A Super PAC with ties to Senate Majority Leader Harry Reid (D., Nev.) and financed by liberal billionaires from New York and Washington, D.C., is dropping huge sums to help reelect a vulnerable Democratic senator who has decried out-of-state influence in the race.
Sen. Mark Begich (D., Alaska) is trying to distance himself from perceived congressional dysfunction, claiming in a recent ad, "Washington will figure out that I don’t take ‘no’ for an answer."
However, his campaign is getting a big boost from outside groups with deep ties to the national Democratic establishment and financial benefactors in Washington, New York, and California.
A pro-Begich Super PAC called Put Alaska First has spent more than $490,000 so far this year supporting Begich’s reelection or attacking his likely Republican opponent, former Alaska Attorney General Dan Sullivan.
Put Alaska First has targeted Sullivan for his supposed Washington ties. "If elected, he won’t just go Washington, he’ll go home to Washington," one ad states.
That ad, and virtually every other activity undertaken by Put Alaska First, has been supported financially by a Washington-based group with ties to top Washington Democrats and bankrolled by the party’s wealthiest supporters.
Senate Majority PAC is responsible for about 94% of contributions to Put Alaska First this year. The group gave Put Alaska First $475,000 between January and March, on top of the $170,000 it donated to the group last year.
April contributions are not yet publicly available.
All but $3,000 of the $503,000 in contributions this year to Put Alaska First have come from out of state. The additional half-million dollars came from Senate Majority PAC and a casino in San Pablo, Calif., which is owned by the Lytton Band of Pomo Indians.
Work by out-of-state groups on Begich’s behalf clashes with a key part of his campaign’s message. He has consistently chided "outsiders" for trying to meddle in the state’s affairs.
Begich’s first radio and television ads both attacked libertarian philanthropists Charles and David Koch for donating to Americans for Prosperity (AFP), an independent expenditure group that has criticized Begich in a pair of ads.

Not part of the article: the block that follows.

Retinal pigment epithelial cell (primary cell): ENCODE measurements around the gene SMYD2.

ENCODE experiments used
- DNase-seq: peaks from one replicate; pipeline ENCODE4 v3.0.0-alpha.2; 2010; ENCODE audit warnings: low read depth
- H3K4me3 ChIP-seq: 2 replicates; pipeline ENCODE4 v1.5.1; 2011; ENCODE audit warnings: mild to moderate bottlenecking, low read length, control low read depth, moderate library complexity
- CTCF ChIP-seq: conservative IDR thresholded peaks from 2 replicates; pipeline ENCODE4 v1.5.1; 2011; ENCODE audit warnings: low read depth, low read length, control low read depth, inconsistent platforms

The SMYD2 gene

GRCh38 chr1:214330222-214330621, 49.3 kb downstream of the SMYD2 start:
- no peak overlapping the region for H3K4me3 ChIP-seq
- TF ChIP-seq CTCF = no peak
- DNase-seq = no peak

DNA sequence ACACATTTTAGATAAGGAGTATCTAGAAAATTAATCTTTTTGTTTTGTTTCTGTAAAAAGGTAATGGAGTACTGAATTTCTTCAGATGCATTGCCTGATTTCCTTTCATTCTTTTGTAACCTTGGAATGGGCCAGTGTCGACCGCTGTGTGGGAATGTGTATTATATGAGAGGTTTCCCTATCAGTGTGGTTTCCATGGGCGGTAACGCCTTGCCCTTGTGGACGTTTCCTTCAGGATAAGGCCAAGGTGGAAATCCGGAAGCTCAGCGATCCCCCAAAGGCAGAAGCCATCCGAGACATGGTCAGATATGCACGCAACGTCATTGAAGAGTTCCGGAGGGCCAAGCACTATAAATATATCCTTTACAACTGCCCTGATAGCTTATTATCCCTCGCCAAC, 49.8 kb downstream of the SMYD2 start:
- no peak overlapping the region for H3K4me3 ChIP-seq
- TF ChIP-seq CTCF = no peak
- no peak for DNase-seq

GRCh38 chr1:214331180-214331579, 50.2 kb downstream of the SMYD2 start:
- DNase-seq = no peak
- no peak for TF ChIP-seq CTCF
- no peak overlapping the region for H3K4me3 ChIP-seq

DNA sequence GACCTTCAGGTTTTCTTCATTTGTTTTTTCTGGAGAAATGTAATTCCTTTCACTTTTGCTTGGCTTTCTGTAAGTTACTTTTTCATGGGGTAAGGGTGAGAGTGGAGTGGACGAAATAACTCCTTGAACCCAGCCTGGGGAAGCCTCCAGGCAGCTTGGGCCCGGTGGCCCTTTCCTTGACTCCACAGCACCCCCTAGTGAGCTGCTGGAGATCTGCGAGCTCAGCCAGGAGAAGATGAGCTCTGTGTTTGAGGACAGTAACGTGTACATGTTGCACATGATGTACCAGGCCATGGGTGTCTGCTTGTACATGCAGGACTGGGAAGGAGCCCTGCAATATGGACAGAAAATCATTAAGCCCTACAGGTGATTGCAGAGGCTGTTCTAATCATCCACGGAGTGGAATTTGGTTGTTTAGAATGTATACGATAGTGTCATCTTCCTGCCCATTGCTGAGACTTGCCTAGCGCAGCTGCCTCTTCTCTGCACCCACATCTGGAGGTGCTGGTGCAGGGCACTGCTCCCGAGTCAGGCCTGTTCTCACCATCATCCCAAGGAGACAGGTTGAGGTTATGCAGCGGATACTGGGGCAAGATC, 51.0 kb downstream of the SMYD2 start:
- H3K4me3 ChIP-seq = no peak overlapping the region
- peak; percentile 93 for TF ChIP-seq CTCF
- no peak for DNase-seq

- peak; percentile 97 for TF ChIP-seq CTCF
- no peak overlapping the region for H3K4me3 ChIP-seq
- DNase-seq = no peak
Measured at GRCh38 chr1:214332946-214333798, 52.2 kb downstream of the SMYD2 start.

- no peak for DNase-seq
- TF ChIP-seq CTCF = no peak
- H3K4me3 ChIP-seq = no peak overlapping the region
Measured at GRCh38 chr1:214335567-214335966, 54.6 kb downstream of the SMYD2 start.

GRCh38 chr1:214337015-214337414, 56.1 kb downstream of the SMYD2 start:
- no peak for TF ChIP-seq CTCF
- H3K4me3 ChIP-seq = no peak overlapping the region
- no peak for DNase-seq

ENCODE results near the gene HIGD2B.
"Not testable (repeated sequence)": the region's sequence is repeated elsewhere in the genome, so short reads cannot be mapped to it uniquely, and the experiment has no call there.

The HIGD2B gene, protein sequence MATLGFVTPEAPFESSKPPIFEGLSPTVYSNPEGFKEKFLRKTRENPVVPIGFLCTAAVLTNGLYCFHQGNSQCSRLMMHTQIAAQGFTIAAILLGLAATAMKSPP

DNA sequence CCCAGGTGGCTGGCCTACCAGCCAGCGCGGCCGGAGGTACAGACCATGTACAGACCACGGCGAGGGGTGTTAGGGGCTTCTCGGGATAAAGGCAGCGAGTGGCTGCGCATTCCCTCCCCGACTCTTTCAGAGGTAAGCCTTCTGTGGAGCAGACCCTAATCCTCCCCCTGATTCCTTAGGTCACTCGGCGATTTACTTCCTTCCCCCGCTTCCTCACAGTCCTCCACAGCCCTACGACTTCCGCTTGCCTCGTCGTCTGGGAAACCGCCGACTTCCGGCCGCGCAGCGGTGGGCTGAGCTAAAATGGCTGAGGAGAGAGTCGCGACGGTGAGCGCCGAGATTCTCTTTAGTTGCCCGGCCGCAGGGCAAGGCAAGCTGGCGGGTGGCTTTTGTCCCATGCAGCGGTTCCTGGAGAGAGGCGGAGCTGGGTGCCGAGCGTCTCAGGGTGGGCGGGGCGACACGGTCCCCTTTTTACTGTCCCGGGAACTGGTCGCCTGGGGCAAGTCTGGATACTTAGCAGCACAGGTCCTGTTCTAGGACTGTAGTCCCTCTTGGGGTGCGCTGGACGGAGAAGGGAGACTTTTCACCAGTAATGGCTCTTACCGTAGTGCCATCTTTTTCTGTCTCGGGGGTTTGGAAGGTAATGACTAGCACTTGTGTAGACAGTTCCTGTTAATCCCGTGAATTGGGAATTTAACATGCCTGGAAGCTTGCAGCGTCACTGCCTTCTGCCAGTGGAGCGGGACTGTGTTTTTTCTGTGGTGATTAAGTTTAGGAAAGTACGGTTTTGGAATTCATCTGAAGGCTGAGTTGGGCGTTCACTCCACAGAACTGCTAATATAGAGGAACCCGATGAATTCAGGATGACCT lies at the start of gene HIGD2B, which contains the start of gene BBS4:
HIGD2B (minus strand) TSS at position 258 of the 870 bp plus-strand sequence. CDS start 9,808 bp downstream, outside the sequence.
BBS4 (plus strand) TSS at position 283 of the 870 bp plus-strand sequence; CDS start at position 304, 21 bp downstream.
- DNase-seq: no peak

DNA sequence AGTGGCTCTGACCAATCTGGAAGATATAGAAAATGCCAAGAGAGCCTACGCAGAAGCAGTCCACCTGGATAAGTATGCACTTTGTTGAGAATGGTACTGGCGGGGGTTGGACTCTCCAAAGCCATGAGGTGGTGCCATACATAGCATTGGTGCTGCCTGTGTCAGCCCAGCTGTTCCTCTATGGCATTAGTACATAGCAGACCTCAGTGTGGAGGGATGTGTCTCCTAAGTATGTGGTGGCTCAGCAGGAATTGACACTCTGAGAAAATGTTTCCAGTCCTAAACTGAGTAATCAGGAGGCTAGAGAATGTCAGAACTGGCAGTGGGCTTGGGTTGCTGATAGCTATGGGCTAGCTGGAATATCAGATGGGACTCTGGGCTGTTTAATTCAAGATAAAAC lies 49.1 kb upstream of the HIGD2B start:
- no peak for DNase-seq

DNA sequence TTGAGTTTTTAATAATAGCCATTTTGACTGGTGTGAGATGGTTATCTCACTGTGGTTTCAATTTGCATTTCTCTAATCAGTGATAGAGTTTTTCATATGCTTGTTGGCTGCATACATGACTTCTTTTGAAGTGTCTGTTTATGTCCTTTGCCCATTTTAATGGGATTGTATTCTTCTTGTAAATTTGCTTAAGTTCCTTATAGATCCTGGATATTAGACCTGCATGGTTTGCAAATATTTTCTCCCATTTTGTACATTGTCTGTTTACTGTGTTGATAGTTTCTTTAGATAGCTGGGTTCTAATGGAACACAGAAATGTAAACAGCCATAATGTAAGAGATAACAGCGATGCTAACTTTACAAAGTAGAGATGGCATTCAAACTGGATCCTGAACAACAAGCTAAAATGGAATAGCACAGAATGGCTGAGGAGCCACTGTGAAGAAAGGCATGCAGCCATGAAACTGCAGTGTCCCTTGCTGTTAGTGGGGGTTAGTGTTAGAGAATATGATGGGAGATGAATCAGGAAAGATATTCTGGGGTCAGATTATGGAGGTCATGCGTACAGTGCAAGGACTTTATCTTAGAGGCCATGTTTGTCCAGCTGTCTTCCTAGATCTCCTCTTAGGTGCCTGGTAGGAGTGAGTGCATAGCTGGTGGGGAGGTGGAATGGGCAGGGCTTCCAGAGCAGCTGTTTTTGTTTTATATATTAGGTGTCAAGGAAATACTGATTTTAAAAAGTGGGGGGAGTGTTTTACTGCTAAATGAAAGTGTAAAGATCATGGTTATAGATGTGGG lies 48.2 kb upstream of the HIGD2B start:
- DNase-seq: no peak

"The Koch brothers and their massive network of dark money groups are already spending millions to influence close races," Begich said in a campaign email sent on Thursday. "They have an agenda that leaves middle class families out in the cold — and they’re willing to spend millions of dollars to elect their allies."
However, Begich has his own "network of dark money groups" with its own wealthy financiers in the lower 48, and their ads have been criticized for factual inaccuracies, even as Begich and his supporters accuse AFP of the same.
Hollywood heavyweights Jeffrey Katzenberg and Steven Spielberg gave the group a combined $300,000 last year. Former New York City mayor and gun control advocate Michael Bloomberg gave it $2.5 million. The trial lawyer lobby donated $100,000. Democratic super-lobbyist Heather Podesta chipped in $25,000.
The average contribution to Senate Majority PAC in 2013 was well over $100,000. Not a single contribution came from Alaska.
Donations to Senate Majority PAC and the Begich campaign have supported several ads that have been criticized for factual inaccuracies.
One Begich ad cited layoffs at an Alaska refinery owned by Koch subsidiary Flint Hills Resources. It featured a number of individuals presented as employees at the refinery, one of whom claims the company is "running [the refinery] into the ground."
Put Alaska First and the Begich campaign have criticized AFP for using actors in their ads. According to Flint Hills, none of the people featured in Begich’s anti-Koch ad were employees of the refinery in question.
Actual refinery employees have been more sympathetic to Flint Hills’ position.
"Current ads by Sen. Mark Begich’s campaign are misleading," said Flint Hills employee and Fairbanks resident Jeff Cook in a letter to the Anchorage Daily News. "He should be ashamed to endorse them."
Cook said Flint Hills is "the most outstanding company I have worked for," and that it "has opportunities for our [laid off] employees at other locations."
"The reality is that this refinery is still operable," Flint Hills said in a video responding to Begich. The refinery’s environmental problems, the company said, were caused by its previous owner, contrary to insinuations by the Begich campaign.
The Begich campaign did not respond to a request for comment.